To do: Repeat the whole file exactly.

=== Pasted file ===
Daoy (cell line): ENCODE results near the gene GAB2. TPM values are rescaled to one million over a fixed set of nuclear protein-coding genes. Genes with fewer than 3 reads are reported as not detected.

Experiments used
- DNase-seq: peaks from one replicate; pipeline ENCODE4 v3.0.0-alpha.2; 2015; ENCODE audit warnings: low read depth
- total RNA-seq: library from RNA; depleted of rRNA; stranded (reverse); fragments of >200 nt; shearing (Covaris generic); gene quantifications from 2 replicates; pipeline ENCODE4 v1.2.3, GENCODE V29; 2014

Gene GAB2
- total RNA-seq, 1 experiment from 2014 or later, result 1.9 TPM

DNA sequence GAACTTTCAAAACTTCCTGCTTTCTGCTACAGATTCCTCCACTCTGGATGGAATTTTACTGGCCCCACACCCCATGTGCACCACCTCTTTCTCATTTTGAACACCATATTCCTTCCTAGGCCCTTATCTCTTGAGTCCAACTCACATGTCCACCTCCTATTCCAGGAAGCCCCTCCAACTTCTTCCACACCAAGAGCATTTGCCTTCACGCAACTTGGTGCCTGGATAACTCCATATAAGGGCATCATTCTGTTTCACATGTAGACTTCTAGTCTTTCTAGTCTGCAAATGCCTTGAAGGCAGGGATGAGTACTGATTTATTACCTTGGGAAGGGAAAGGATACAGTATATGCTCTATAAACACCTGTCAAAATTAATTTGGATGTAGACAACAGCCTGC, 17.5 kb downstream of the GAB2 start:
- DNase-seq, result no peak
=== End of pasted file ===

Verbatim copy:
Daoy (cell line): ENCODE results near the gene GAB2. TPM values are rescaled to one million over a fixed set of nuclear protein-coding genes. Genes with fewer than 3 reads are reported as not detected.

Experiments used
- DNase-seq: peaks from one replicate; pipeline ENCODE4 v3.0.0-alpha.2; 2015; ENCODE audit warnings: low read depth
- total RNA-seq: library from RNA; depleted of rRNA; stranded (reverse); fragments of >200 nt; shearing (Covaris generic); gene quantifications from 2 replicates; pipeline ENCODE4 v1.2.3, GENCODE V29; 2014

Gene GAB2
- total RNA-seq, 1 experiment from 2014 or later, result 1.9 TPM

DNA sequence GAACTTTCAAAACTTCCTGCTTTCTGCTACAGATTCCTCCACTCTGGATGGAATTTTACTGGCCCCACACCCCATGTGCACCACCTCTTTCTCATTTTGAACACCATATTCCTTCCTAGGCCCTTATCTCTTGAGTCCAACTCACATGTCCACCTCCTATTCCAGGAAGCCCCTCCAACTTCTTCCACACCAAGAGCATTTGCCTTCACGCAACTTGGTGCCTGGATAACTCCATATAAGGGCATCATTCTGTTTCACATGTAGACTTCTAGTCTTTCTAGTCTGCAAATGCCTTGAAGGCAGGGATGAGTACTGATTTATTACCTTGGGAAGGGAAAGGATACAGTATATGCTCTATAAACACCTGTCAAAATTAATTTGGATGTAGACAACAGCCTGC, 17.5 kb downstream of the GAB2 start:
- DNase-seq, result no peak